REPRISE I trial shows positive outcomes for the Lotus Transcatheter Aortic Valve System


Data from the REPRISE I feasibility trial, presented on 15 May at EuroPCR , showed successful deployment of the Lotus Aortic Valve System (Boston Scientific) in all patients (11) with virtually no paravalvular regurgitation after valve placement or at discharge.

The REPRISE I trial evaluated the acute safety of the Lotus Aortic Valve System in patients with severe aortic valve disease.  The Lotus Aortic Valve System is the first transcatheter aortic valve implantation (TAVI) device of its kind that is designed to minimise aortic regurgitation and is both fully repositionable and retrievable prior to release. 

“Perhaps the most impressive feature of the Lotus Valve System in this study was the ability to precisely position the valve on the first attempt, eliminating the need for repositioning, although this capability was available if needed,” said Ian Meredith, professor and director of MonashHeart, at Monash Medical Centre in Melbourne, Australia, and principal investigator of the trial. “Another striking feature was that the valve operated early in the deployment process, providing us some comfort and time to consider the valve position, as well as the immediate and almost complete obliteration of aortic regurgitation even in patients who had moderately severe aortic regurgitation after balloon valvuloplasty.  In this regard, I think the Lotus valve technology is somewhat unique.”

REPRISE I is a prospective, single-arm feasibility study that enrolled 11 patients at three sites in Australia. The primary endpoint is defined as successful device implantation without in-hospital major adverse cardiovascular or cerebrovascular events (MACCE) through discharge or seven days post-procedure (whichever comes first). In-hospital MACCE includes death, heart attack, major stroke, and conversion to surgery or repeat procedure due to valve-related dysfunction. All patients had severe symptomatic aortic stenosis and were considered at high risk for surgical valve replacement.  No in-hospital MACCE were reported in 91% (10 of the 11) of patients.  One stroke and no deaths were observed.  No moderate or severe paravalvular regurgitation was present after valve placement or at discharge.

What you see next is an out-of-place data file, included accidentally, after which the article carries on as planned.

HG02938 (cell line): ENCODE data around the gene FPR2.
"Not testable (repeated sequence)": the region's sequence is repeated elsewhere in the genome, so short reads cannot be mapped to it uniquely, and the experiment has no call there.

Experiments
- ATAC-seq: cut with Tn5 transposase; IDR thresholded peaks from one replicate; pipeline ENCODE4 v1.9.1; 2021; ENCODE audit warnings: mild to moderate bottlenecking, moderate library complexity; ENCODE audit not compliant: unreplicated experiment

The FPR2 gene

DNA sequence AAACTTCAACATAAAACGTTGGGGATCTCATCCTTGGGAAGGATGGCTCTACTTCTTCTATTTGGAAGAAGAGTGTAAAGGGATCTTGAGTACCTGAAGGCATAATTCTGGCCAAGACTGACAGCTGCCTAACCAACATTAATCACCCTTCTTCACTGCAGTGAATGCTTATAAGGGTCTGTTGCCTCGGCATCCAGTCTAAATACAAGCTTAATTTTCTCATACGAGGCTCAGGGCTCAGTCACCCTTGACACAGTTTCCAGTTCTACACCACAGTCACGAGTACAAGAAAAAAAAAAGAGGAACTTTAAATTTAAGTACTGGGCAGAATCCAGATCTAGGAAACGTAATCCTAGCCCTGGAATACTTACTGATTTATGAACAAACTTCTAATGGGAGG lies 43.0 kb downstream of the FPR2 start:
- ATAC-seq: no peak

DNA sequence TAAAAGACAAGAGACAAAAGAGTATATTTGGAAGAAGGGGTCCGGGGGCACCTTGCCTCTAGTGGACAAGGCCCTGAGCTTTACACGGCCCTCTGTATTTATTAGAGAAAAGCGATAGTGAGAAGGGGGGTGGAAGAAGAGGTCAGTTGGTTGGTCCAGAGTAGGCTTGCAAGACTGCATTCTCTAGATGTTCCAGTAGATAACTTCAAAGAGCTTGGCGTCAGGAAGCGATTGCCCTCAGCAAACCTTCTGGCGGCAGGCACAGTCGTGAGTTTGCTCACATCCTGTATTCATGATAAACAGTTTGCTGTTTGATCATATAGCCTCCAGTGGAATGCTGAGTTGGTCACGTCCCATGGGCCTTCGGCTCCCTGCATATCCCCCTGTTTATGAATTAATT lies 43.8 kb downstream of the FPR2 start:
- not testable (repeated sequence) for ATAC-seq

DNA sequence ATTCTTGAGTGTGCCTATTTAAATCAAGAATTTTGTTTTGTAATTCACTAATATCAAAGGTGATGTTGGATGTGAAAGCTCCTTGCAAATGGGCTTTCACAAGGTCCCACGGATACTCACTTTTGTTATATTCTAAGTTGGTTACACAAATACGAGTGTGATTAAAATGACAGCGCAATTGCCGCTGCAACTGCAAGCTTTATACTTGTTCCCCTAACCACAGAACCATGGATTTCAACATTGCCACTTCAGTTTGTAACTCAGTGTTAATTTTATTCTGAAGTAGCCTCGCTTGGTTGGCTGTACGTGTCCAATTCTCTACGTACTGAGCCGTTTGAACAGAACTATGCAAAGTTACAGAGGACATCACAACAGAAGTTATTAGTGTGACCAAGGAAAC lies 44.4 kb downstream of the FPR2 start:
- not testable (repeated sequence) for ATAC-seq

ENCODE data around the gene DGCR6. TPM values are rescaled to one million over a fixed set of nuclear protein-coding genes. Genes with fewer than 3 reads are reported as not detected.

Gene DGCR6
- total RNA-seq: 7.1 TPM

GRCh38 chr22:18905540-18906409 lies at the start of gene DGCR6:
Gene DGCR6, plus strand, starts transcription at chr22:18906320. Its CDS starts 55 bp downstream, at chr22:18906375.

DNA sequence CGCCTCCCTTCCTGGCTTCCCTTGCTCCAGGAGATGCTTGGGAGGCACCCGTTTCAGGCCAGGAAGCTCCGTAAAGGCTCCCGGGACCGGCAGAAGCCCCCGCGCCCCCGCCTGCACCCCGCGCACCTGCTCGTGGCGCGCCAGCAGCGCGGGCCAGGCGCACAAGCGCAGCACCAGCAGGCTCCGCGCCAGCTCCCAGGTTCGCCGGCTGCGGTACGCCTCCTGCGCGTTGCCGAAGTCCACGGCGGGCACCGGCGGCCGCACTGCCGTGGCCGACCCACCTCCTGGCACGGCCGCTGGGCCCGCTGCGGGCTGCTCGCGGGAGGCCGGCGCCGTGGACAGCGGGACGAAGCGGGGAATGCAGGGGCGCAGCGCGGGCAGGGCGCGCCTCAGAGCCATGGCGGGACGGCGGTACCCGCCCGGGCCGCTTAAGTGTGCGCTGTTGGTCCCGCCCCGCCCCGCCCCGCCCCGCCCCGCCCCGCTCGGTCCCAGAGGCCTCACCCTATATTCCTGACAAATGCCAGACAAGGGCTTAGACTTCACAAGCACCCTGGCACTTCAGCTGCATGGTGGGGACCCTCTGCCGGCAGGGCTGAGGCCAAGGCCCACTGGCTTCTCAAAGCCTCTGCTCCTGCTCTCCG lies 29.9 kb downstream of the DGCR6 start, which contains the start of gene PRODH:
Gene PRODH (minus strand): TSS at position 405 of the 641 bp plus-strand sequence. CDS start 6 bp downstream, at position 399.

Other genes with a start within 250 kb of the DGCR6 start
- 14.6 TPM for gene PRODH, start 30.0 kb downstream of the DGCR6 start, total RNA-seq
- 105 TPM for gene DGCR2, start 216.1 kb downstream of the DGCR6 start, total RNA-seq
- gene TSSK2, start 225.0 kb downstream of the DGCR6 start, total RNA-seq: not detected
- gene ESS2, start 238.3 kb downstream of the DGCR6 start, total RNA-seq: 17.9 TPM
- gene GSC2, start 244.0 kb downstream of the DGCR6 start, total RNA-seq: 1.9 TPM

“The REPRISE I results underscore the unique technology behind the Lotus Aortic Valve System, which offers interventional cardiologists greater precision and control in deployment while at the same time minimising the occurrence of aortic regurgitation. These features help to simplify the implantation procedure, and will potentially lead to improved clinical outcomes,” said Keith D Dawkins, global chief medical officer, Boston Scientific. “We look forward to advancing the Lotus Aortic Valve System clinical programme by initiating patient enrolment in the REPRISE II study later this year.”

The REPRISE II trial is designed to evaluate the safety and performance of the Lotus Aortic Valve System in 120 patients at up to 15 sites in Australia and Europe.  Data from the trial are expected to be used to support CE mark and other international regulatory approvals.  Enrolment is expected to be completed in the first half of 2013. 

About the Lotus Aortic Valve System

The Lotus Aortic Valve System is a differentiated second-generation TAVI technology, which consists of a pre-loaded, stent-mounted tissue valve prosthesis and catheter delivery system for guidance and percutaneous placement of the valve.  The low-profile delivery system and introducer sheath are designed to enable predictable and precise placement, as well as bi-directional atraumatic repositioning and retrieval at any time prior to release of the aortic valve implant. The device also employs a unique Adaptive Seal feature designed to minimise the incidence of paravalvular regurgitation, which has proven to be a predictor of mortality.

The Lotus Aortic Valve System is an investigational device, limited by applicable law to investigational use and not available for sale. The device was developed by Sadra Medical, which Boston Scientific acquired in 2011.